And beyond that, it is very difficult to determine the borderline between other phenomena which, in one way or another, relate to the ideal of the open society. How, for example, do you recognize the moment when a set of living ideas becomes a dead ideology? How can you tell when principles, opinions, and hopes start to become petrified into a rigid mass of theses, dogmas, and intellectual stereotypes? How do you know when a serious interest in the truth about the world is replaced by a mere interest in prestige, and by an inordinate pride that does not allow one to alter one’s opinion in the slightest, once it is uttered? How do you recognize the moment when conceptual thought, without which there can be no good politics, starts to become social engineering, the vain attempt by reason to plan the life of a society?

An open society—a society of free and freely associating human beings who are subject not to the dictates of any ideology, or of any particular interpretation of history and its apparent laws, but rather to nothing more and nothing less than the imperative of human judgment and of basic moral principles—assumes open people with open thoughts. It assumes this and, in so doing, helps to form and create such a society.

But once again: How do you know when you are freely classifying and absorbing everything that creates your world, and on the contrary, when you have already begun to give up on your freedom, to succumb comfortably to your own dark passions, prejudices, your simplifying but impressive ideological paradigms, and to surrender unthinkingly to the seductive attractions of demagogues and populists? How do we recognize when a politician ceases to reflect our natural sensitivities and feelings and begins to use and abuse them to his or her own advantage?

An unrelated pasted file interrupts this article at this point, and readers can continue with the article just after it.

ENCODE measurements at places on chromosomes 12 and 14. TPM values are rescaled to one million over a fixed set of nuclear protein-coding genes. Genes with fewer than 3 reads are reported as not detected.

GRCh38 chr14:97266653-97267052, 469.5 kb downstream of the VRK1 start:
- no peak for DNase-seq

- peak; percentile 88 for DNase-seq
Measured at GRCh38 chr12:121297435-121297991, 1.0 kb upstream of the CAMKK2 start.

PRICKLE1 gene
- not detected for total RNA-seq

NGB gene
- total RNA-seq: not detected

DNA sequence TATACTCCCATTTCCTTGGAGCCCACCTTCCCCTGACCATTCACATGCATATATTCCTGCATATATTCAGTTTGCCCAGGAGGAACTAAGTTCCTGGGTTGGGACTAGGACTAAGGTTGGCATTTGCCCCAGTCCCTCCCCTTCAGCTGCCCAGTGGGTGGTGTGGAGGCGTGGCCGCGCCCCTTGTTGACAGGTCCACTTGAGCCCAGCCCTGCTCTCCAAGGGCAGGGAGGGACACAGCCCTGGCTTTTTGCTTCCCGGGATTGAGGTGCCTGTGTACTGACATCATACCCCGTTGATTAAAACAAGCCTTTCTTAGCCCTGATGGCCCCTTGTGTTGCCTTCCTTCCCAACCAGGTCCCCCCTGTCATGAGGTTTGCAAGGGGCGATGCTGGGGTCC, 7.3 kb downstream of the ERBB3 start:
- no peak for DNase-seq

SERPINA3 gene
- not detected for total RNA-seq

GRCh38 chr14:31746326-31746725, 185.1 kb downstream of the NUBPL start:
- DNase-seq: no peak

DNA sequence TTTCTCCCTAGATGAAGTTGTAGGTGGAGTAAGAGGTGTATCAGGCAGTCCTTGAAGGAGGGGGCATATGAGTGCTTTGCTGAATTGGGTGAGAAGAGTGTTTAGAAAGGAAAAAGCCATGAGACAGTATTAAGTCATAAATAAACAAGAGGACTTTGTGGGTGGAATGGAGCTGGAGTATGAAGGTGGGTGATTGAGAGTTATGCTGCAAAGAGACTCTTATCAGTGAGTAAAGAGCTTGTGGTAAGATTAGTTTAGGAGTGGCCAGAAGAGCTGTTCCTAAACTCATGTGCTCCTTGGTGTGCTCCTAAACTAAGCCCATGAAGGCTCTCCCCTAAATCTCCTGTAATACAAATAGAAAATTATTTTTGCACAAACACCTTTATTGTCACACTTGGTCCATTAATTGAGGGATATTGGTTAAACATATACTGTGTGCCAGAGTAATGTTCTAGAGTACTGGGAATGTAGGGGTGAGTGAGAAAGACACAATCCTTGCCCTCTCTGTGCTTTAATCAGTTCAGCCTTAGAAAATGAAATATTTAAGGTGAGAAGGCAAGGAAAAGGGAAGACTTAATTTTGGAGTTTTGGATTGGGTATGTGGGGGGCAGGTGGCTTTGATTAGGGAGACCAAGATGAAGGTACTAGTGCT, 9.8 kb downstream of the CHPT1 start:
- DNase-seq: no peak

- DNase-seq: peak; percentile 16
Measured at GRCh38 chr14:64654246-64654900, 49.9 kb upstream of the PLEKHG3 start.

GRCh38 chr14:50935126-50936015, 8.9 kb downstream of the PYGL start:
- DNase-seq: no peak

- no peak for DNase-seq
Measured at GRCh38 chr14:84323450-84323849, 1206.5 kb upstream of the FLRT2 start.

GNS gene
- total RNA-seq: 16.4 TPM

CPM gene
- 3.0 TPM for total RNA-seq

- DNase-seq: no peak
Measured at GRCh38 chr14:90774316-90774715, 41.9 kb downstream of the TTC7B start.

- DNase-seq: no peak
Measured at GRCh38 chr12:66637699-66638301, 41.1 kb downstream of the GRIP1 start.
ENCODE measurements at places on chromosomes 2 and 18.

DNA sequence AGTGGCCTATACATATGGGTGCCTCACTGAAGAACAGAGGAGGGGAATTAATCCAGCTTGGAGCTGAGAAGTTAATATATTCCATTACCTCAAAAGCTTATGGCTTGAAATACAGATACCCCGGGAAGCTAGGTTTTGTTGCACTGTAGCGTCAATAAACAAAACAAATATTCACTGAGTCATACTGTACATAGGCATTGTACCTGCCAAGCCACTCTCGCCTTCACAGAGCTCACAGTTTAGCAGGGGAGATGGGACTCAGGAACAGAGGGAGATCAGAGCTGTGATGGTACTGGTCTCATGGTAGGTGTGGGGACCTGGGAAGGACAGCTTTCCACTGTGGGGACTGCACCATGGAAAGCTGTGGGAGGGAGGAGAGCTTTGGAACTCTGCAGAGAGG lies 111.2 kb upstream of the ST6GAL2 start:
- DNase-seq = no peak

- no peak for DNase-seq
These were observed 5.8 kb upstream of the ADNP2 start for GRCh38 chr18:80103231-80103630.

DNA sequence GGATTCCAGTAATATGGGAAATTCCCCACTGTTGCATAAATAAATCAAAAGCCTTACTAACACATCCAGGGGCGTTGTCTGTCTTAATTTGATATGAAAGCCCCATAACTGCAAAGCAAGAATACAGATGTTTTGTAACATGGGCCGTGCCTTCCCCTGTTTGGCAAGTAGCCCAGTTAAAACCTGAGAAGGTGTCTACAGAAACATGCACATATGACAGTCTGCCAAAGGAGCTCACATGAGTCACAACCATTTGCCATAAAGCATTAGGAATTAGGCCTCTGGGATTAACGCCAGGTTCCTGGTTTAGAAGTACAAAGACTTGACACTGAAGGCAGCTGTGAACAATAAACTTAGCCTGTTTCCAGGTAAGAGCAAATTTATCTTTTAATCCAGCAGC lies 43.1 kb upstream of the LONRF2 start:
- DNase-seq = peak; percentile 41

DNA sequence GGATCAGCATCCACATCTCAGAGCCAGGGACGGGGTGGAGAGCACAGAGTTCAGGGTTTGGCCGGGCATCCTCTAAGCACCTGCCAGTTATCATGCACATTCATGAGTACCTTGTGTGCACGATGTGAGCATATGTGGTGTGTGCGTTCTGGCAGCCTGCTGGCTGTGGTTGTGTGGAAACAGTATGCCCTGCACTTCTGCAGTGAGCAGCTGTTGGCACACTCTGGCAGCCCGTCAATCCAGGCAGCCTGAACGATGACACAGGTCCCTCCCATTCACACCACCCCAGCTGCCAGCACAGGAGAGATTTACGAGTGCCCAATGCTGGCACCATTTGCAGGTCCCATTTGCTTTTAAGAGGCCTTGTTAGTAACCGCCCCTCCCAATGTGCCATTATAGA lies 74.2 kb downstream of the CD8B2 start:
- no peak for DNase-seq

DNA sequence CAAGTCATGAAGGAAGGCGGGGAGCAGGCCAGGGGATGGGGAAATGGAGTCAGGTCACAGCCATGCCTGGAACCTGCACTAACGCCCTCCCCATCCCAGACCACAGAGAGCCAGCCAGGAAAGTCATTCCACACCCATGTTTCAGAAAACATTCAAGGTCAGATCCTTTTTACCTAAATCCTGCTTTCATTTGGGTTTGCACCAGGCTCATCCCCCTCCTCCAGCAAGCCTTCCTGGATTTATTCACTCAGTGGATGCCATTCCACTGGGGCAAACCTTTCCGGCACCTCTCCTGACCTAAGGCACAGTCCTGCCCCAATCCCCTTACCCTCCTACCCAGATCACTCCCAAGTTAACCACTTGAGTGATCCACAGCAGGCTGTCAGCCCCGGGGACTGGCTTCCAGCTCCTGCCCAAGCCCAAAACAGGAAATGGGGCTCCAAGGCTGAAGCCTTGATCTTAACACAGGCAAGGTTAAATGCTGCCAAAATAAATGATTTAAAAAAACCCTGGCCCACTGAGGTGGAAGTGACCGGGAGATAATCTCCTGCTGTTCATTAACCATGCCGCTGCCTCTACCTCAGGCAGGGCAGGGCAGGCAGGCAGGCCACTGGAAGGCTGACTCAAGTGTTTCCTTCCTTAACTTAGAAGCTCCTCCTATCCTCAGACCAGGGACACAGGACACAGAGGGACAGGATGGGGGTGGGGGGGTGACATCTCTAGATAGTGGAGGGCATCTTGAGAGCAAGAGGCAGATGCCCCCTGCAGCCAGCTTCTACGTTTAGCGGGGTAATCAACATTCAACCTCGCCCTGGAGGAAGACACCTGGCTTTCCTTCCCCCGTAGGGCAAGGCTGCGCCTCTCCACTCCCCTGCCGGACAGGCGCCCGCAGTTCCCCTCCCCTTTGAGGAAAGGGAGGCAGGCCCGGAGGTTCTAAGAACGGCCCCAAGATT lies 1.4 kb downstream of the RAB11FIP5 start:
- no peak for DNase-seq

Somewhere at the beginning of the present round of Balkan horrors, as we know now, lay the aggressive enthusiasm of Serbian and Croatian football fans. How can we determine when something as pleasing and natural as supporting a local sports club undergoes a subtle transformation to become the dark prelude to ethnic hatred, ethnic cleansing, ethnic wars, and ethnic bestiality?

Europe failed to recognize such a moment when it occurred and so—ten years too late—it was compelled to enforce in a most unpopular way something that in all probability it might have been able to enforce much more easily had it recognized the warning signs in time and drawn the appropriate conclusions.

That didn’t happen, and to a certain extent Europe’s failure is understandable. Reality, after all, is ambiguous and it is immensely difficult to have to continually distinguish among its different faces and to recognize immediately the point at which the good-natured jubilation of sports fans suddenly becomes the raging of deprived and inferior souls.

Yet now we are entering an era when the ability to make distinctions of precisely this kind will become more and more important because, given the global nature of today’s civilization, any tiny outbreak of hatred may easily turn into a worldwide disaster. Where do we look for guidance? How do we make such distinctions?

There are no exact guidelines. There are probably no guidelines at all. The only thing I can recommend at this stage is a sense of humor, an ability to see things in their ridiculous and absurd dimensions, to laugh at others and at ourselves, a sense of irony regarding everything that calls out for parody in this world. In other words, I can only recommend perspective and distance. Awareness of all the most dangerous kinds of vanity, both in others and in ourselves. A good mind. A modest certainty about the meaning of things. Gratitude for the gift of life and the courage to take responsibility for it. Vigilance of spirit.

Those who have retained the capacity to recognize their own ridiculousness or even meaninglessness cannot be proud, and cannot be enemies of the open society. Such an enemy is the person with a stubbornly serious expression and fire in his eyes.

Translated from the Czech by Paul Wilson

This Issue

December 16, 1999